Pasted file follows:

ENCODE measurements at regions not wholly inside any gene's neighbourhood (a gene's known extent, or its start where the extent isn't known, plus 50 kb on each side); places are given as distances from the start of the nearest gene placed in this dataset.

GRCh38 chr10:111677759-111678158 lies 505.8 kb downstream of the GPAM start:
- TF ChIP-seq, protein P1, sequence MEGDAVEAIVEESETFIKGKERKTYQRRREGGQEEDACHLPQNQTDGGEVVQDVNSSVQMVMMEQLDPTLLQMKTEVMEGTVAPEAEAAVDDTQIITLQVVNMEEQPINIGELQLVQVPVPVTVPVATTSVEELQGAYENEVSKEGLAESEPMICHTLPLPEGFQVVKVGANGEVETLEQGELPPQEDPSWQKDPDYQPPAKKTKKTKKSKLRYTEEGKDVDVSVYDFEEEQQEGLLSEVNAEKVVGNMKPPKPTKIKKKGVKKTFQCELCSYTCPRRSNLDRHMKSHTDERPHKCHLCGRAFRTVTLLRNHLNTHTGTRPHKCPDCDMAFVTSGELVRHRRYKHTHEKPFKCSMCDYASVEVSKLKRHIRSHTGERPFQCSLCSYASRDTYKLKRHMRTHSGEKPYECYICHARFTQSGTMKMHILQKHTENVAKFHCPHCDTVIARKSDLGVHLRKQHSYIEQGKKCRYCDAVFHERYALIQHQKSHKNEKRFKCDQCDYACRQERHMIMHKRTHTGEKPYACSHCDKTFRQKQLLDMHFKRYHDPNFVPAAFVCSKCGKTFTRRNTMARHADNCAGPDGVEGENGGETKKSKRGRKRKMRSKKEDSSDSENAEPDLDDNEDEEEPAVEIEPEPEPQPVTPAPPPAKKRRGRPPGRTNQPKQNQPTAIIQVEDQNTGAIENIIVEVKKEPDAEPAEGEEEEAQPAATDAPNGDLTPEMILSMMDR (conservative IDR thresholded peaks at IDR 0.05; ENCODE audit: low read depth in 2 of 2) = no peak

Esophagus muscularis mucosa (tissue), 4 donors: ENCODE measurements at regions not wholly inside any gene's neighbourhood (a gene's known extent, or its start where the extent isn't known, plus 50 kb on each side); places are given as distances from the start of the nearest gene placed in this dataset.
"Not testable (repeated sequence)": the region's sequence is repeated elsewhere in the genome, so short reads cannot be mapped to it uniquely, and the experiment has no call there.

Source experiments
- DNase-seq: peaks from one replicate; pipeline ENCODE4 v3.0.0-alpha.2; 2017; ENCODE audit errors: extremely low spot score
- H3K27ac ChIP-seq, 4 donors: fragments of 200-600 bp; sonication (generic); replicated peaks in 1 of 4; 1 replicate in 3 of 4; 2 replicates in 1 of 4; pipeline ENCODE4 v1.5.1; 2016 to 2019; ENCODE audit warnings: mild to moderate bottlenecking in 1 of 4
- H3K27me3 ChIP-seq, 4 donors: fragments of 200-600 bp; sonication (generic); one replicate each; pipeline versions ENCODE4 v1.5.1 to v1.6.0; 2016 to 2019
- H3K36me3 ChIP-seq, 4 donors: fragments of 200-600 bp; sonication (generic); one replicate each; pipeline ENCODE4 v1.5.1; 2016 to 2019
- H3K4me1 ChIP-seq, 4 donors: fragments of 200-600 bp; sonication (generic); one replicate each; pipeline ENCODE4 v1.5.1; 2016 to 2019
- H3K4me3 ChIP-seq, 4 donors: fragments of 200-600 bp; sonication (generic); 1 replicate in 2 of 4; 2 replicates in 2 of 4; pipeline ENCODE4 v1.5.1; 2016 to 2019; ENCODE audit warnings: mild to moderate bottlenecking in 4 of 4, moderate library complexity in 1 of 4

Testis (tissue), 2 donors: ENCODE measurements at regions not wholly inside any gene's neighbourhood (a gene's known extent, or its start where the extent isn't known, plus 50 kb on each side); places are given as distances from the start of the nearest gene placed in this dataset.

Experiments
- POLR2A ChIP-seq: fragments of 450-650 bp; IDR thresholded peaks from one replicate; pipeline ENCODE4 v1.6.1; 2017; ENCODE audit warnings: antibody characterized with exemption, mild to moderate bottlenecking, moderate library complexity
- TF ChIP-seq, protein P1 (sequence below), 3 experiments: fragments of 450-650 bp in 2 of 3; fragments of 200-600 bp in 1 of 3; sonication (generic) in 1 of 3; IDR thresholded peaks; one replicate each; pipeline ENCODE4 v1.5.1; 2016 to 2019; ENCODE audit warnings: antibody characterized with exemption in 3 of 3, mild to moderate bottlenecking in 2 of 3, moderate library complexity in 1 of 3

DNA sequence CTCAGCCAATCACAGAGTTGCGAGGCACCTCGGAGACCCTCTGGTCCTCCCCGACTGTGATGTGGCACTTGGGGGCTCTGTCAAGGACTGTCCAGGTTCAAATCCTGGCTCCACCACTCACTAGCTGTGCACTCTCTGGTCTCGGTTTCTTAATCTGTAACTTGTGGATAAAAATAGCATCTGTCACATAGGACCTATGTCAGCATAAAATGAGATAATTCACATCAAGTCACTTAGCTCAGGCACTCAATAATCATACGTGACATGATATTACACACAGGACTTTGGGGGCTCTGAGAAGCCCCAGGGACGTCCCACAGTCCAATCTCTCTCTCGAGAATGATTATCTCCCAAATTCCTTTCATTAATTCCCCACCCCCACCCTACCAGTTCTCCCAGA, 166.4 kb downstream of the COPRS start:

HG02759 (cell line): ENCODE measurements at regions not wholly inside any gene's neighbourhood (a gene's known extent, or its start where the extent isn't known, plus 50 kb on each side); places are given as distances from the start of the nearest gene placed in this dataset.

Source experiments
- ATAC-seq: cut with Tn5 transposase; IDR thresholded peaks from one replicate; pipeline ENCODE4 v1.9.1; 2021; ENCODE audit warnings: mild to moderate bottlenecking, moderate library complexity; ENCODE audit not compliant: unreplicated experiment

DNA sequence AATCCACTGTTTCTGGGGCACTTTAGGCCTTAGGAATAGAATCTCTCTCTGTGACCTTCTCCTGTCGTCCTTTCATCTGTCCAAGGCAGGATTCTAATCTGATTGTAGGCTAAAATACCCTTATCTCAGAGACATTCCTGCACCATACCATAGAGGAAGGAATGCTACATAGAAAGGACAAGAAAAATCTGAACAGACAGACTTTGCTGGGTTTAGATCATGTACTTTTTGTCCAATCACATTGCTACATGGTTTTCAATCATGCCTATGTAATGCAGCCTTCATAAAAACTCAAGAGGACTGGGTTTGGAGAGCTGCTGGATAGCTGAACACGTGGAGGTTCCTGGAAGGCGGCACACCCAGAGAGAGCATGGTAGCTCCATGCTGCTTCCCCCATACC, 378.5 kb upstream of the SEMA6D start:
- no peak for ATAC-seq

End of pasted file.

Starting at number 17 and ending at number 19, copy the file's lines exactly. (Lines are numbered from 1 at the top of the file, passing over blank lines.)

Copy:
DNA sequence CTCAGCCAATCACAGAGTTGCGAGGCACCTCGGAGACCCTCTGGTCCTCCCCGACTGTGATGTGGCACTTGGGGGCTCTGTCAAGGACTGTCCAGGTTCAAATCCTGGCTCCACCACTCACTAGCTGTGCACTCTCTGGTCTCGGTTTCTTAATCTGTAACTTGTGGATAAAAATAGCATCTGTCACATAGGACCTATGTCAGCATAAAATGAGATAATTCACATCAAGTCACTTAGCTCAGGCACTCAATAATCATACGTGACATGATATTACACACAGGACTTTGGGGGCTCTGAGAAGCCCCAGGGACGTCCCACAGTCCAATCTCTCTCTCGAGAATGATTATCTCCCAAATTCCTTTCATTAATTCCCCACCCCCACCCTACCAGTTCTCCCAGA, 166.4 kb downstream of the COPRS start:

HG02759 (cell line): ENCODE measurements at regions not wholly inside any gene's neighbourhood (a gene's known extent, or its start where the extent isn't known, plus 50 kb on each side); places are given as distances from the start of the nearest gene placed in this dataset.

Source experiments